PSA/Peugeot-Citroen had a strong first half but CEO Carlos Tavares is convinced that the good times at the once cash-strapped automaker have only just begun.
Next year Europe’s second-largest automaker after Volkswagen will start a product and technology offensive – led by a new family of compact crossovers and its first plug-in hybrids. Tavares believes the company’s model and powertrain expansion will help PSA counteract any negative effects from Russia’s sales slump and China’s slowdown. He shared his views with Automotive News Europe Editor Luca Ciferri.
Next year PSA will debut four models from its three brands in the fast-growing compact crossover segment. Which model will come first?
In 2016 we will start a product blitz that will last through 2020. We have a huge amount of new product coming out. It won’t be only a product offensive, but also a technology offensive, including gasoline plug-in hybrids and second-generation electric powertrains. I’m quite excited because from a product perspective the next few years will be really fun. In terms of crossovers, the concepts we showed are a good indication of the direction and the sequence of the first two products to appear.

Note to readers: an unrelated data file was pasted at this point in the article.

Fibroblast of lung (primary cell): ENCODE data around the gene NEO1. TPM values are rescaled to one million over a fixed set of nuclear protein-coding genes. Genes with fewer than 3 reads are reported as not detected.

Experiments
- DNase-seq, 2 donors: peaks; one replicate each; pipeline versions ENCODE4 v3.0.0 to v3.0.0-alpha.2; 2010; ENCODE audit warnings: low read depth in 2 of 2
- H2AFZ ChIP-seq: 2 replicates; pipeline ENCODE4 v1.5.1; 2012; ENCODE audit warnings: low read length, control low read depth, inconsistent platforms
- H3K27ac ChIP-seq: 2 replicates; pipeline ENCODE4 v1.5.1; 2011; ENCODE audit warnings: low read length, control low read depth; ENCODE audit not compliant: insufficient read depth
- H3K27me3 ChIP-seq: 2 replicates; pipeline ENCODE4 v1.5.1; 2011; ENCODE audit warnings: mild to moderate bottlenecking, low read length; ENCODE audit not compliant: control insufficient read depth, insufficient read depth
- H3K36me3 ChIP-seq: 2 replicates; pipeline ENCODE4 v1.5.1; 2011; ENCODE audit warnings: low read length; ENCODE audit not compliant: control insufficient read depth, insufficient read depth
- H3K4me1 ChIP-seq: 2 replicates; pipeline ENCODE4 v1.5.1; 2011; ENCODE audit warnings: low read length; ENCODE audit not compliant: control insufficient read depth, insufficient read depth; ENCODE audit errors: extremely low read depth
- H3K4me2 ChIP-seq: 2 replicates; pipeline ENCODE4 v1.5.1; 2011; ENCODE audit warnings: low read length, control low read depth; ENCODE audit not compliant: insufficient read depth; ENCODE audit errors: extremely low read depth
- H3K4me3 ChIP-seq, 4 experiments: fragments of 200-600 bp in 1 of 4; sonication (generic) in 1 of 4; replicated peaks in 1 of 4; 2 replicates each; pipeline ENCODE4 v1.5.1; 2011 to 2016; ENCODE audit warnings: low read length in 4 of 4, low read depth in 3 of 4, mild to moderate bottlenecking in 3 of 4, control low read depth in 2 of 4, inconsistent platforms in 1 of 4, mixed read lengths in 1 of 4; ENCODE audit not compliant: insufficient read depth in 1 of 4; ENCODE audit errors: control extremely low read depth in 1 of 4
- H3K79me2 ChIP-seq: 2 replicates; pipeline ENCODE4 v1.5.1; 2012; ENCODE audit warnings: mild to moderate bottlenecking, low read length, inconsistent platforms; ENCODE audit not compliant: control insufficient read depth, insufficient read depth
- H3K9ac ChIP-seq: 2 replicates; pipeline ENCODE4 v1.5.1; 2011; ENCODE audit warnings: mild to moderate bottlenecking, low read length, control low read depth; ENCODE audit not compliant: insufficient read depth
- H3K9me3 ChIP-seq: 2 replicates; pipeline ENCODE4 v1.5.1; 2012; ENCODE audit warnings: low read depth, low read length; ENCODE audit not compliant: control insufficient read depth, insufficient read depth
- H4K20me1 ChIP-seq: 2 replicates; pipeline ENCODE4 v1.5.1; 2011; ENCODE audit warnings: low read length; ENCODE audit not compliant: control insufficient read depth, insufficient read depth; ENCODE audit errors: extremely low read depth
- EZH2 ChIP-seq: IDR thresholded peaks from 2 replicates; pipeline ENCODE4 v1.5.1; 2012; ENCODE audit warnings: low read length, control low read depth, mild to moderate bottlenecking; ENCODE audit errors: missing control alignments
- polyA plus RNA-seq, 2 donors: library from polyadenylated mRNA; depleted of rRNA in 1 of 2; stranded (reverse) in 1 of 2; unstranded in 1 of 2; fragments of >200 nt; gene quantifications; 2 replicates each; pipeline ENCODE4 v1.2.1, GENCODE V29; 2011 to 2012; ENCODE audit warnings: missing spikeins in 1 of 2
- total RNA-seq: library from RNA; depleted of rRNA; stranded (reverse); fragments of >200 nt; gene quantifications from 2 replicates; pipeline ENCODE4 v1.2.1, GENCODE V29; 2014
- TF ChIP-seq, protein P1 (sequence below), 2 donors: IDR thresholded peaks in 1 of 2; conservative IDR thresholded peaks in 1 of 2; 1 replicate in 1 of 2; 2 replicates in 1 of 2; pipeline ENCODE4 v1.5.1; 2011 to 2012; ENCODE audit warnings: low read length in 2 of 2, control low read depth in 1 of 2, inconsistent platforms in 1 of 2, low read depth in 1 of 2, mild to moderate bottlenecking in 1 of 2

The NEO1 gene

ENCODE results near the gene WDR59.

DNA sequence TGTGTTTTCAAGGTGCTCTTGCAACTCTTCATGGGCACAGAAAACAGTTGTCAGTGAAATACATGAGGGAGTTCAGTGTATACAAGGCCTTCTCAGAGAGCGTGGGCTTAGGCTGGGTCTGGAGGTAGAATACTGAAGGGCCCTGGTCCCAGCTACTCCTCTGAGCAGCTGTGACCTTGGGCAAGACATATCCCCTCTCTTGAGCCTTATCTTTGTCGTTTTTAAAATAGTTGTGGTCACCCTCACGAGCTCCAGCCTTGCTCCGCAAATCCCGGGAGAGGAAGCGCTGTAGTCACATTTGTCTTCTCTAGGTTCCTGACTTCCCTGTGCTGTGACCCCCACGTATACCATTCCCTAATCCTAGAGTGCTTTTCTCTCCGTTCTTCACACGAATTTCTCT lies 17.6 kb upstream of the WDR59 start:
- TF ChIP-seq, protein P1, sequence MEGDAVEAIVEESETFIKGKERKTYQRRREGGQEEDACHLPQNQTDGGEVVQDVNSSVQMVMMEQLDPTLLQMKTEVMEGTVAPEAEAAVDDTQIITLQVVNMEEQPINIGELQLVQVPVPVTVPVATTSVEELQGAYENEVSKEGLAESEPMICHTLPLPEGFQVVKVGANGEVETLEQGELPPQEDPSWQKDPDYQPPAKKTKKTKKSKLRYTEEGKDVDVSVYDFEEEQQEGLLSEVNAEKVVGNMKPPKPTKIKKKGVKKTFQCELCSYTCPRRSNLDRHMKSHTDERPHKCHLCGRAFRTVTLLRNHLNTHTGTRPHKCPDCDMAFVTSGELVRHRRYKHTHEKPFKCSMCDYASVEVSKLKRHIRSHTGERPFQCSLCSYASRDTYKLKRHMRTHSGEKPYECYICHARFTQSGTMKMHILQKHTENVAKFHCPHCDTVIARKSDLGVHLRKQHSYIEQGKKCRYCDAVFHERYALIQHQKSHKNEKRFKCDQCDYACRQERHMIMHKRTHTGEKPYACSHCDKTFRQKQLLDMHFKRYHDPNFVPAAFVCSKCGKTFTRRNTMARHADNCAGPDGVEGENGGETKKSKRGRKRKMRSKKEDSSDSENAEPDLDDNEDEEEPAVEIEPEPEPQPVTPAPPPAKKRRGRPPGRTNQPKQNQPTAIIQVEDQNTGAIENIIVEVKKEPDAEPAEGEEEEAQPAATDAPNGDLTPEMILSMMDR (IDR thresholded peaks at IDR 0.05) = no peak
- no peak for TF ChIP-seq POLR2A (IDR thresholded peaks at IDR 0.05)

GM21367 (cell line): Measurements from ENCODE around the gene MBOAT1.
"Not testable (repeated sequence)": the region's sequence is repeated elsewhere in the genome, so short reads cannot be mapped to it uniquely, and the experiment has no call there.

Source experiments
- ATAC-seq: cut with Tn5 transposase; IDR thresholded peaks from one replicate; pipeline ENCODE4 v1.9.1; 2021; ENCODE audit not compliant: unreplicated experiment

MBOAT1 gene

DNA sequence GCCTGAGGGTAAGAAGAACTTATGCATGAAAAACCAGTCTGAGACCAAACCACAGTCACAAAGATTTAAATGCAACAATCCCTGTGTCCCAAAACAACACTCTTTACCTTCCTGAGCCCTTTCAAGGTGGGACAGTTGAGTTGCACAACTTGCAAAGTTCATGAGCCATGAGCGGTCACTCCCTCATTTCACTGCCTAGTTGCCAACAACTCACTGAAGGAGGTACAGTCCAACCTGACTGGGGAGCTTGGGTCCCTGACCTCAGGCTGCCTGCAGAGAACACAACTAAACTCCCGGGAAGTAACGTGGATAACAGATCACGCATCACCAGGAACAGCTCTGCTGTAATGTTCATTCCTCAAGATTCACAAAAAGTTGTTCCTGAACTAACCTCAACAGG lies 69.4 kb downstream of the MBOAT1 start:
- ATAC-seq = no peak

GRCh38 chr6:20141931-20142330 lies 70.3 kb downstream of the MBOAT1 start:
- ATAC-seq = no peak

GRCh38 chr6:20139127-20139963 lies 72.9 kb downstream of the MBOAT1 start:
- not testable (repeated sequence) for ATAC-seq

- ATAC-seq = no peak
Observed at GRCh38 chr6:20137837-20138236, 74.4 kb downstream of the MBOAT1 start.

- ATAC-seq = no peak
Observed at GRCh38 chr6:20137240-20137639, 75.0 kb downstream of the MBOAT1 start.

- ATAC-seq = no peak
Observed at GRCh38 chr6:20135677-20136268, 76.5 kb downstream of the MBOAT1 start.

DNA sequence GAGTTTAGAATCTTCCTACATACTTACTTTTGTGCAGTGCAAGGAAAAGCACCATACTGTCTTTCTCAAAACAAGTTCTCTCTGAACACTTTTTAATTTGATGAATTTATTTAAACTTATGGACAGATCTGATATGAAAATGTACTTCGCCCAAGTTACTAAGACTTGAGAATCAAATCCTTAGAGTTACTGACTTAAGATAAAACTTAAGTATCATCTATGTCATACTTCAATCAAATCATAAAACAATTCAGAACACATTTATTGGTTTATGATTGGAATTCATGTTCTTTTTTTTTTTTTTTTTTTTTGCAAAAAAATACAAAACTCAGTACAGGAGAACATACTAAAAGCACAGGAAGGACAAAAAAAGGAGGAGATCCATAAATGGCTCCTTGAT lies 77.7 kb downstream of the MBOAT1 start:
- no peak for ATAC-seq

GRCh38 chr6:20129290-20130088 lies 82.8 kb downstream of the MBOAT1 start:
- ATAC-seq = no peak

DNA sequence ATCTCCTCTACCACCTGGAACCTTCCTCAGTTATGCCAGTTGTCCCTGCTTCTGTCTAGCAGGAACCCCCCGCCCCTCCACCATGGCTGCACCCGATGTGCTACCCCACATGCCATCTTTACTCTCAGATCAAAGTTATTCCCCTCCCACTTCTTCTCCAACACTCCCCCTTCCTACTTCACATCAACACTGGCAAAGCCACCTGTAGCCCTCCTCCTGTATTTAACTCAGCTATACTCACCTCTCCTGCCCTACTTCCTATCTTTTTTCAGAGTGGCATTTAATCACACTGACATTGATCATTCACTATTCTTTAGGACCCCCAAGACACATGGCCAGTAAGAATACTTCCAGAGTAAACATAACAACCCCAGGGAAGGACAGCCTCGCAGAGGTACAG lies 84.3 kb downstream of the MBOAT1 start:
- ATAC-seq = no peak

The Peugeot Quartz [concept that appeared at the 2014 Paris auto show] is sharper, more rigor-oriented while the Citroen Aircross [concept unveiled at the 2015 Shanghai auto show] is more comfort- and feel-good oriented. It’s a different way to express crossovers and I’m happy that both are very attractive and very different. It will be the same with the one for DS.
China was PSA’s biggest growth driver last year and in the first half. What effect will the market’s slowdown have on your recovery?
Compared with the Western world, the motorization rate of China, which is below 100 cars per 1,000 people, shows there is still huge room for improvement. As China’s growth potential is there, we should not panic because we have a bump in the road or because we have a plateau. We may have some consolidation as well as more competition from the Chinese automakers, but we should not destroy the pricing power of our industry [through discounts and incentives].
Secondly, because we face a plateau and because in the last few years, if not decades, everybody was preparing for growth in China, it is obvious we will find huge potential for cost improvement. We should focus on efficiency, reducing costs, making sure that we protect the margins of our joint ventures in China and that we use the local supplier base more effectively.
Has discounting intensified in China?
Yes. We could have sold more had we increased discounts, which we didn’t. Even though our pricing power in China is not paramount, we try to keep ourselves reasonably steady against the other guys, but some automakers pulled pricing down by panicking and increasing incentives, which I don’t think is something that helps anybody.